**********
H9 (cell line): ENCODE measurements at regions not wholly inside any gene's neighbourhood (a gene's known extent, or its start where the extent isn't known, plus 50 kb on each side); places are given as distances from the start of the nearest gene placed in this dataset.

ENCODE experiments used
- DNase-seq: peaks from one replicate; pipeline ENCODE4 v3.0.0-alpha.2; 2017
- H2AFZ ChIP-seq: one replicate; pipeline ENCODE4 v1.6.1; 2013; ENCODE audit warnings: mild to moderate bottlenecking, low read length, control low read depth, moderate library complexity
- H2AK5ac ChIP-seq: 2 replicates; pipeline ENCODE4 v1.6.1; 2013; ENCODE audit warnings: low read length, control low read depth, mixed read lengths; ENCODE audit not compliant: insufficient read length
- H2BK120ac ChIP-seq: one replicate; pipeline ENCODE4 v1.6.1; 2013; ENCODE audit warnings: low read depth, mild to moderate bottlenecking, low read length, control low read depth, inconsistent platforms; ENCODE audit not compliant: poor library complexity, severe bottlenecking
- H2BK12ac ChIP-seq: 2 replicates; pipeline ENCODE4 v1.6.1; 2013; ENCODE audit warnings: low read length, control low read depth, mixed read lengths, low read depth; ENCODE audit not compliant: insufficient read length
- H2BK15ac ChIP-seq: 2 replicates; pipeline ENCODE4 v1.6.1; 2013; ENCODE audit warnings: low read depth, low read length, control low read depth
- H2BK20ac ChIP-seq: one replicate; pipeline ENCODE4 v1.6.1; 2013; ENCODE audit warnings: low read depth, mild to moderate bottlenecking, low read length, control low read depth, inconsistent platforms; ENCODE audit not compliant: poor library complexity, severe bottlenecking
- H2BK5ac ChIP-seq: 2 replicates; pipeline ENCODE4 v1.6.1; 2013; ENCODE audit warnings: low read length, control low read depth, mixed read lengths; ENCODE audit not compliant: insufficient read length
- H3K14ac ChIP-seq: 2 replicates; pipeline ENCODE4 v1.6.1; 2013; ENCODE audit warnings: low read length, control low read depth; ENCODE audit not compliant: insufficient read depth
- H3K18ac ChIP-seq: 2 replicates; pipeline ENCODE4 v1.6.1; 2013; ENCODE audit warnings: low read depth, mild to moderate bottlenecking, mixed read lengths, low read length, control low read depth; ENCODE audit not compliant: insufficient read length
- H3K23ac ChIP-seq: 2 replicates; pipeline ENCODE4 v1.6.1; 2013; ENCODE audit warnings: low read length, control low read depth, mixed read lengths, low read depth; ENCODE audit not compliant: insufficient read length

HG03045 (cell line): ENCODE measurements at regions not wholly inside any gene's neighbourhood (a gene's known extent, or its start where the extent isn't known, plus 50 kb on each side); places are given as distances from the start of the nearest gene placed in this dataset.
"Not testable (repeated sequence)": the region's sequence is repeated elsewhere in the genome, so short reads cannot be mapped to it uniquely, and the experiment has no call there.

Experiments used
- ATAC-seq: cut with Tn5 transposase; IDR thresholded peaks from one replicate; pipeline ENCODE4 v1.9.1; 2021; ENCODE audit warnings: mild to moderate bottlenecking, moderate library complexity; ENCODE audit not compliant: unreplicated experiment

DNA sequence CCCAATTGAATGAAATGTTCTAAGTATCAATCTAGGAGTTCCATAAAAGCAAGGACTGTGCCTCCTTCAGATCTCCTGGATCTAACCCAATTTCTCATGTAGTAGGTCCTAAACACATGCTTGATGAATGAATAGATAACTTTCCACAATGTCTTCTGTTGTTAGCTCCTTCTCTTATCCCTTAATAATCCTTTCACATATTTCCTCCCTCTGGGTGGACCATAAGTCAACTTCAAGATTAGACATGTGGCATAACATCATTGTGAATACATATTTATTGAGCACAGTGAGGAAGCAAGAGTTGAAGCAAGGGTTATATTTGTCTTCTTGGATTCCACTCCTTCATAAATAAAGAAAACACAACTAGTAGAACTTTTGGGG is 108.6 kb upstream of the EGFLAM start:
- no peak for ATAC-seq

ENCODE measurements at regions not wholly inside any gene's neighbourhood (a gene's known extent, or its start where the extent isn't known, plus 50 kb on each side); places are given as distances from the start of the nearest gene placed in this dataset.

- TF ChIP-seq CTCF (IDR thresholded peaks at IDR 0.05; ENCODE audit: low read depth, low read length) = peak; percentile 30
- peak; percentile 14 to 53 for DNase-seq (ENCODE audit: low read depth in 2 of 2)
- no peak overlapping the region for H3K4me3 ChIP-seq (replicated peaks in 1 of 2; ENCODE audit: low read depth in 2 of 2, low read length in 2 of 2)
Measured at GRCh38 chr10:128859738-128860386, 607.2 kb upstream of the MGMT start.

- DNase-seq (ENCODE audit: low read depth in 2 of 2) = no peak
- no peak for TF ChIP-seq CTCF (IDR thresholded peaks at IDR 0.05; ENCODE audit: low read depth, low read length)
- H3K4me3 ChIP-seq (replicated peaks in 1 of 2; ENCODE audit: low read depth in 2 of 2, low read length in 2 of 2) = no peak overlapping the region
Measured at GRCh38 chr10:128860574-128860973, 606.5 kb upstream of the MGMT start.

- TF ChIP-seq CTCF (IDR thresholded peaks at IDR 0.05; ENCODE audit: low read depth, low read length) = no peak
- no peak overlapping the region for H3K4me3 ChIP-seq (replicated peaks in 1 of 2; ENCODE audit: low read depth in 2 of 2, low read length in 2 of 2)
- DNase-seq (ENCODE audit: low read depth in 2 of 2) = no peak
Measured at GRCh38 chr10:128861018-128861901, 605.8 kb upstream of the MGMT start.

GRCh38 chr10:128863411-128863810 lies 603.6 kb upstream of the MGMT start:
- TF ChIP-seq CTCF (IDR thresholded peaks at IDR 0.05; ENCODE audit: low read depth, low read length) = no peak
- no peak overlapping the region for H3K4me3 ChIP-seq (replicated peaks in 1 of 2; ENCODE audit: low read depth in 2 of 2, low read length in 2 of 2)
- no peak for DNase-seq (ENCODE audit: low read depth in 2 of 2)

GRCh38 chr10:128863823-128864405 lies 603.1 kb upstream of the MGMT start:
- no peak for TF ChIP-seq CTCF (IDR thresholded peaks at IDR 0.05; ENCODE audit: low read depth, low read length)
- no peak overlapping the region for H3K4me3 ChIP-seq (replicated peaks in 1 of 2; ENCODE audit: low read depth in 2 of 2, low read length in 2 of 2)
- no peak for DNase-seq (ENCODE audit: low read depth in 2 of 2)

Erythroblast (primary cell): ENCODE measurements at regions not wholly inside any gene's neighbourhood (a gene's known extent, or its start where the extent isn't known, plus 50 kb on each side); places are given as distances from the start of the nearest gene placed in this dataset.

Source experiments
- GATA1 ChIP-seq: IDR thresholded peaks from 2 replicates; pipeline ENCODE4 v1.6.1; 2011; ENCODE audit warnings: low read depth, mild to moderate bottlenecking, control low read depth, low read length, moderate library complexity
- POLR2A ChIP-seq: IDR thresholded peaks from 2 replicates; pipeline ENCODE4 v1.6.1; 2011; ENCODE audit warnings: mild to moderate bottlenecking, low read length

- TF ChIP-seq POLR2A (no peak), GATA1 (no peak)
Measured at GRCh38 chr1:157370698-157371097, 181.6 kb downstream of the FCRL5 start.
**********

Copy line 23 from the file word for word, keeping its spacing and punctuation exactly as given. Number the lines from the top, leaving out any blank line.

- no peak overlapping the region for H3K4me3 ChIP-seq (replicated peaks in 1 of 2; ENCODE audit: low read depth in 2 of 2, low read length in 2 of 2)